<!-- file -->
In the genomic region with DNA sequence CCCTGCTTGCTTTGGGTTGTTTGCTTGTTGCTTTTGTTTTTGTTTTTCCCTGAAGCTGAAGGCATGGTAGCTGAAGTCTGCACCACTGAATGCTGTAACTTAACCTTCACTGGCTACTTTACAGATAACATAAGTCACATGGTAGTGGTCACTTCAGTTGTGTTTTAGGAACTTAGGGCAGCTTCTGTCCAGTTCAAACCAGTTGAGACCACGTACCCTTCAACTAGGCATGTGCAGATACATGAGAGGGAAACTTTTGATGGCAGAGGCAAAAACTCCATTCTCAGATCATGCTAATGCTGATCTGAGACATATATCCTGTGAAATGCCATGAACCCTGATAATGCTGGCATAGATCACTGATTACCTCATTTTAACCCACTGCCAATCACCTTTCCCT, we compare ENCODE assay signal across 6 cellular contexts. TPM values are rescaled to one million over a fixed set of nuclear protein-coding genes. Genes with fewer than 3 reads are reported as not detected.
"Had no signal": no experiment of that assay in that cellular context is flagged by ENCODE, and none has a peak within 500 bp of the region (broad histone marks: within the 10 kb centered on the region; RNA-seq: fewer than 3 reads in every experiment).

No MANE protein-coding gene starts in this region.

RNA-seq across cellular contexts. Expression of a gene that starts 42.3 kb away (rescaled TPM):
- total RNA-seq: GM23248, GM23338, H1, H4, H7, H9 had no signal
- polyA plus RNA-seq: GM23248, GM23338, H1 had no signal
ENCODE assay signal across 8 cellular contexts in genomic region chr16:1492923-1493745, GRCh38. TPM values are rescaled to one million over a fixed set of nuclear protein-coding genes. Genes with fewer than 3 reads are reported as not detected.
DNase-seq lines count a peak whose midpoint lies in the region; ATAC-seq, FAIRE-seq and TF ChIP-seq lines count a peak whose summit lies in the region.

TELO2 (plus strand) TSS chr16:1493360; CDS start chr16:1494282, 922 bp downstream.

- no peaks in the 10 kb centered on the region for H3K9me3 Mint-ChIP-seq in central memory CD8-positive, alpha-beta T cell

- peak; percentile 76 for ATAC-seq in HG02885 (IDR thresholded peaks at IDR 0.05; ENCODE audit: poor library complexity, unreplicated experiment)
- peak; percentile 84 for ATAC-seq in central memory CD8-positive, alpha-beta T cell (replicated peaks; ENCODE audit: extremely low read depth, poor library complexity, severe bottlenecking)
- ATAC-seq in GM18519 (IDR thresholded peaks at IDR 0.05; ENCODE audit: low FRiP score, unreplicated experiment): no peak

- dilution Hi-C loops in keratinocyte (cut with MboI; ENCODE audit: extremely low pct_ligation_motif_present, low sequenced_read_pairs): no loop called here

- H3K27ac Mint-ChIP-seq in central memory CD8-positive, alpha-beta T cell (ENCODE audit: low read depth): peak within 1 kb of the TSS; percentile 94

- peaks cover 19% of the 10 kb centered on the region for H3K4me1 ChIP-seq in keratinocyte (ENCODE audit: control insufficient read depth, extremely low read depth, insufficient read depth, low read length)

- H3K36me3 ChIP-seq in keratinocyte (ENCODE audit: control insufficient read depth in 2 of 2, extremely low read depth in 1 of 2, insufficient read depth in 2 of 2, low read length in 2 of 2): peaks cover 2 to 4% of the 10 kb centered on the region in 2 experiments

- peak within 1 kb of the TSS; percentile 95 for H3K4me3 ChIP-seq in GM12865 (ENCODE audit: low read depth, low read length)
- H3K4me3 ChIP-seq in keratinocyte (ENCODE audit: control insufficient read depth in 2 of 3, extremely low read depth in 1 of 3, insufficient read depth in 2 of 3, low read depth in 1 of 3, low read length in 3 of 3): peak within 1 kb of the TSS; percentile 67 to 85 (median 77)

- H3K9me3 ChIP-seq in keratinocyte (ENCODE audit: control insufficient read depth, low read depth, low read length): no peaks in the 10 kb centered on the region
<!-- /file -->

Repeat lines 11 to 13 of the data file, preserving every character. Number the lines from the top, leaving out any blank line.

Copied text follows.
- peak; percentile 76 for ATAC-seq in HG02885 (IDR thresholded peaks at IDR 0.05; ENCODE audit: poor library complexity, unreplicated experiment)
- peak; percentile 84 for ATAC-seq in central memory CD8-positive, alpha-beta T cell (replicated peaks; ENCODE audit: extremely low read depth, poor library complexity, severe bottlenecking)
- ATAC-seq in GM18519 (IDR thresholded peaks at IDR 0.05; ENCODE audit: low FRiP score, unreplicated experiment): no peak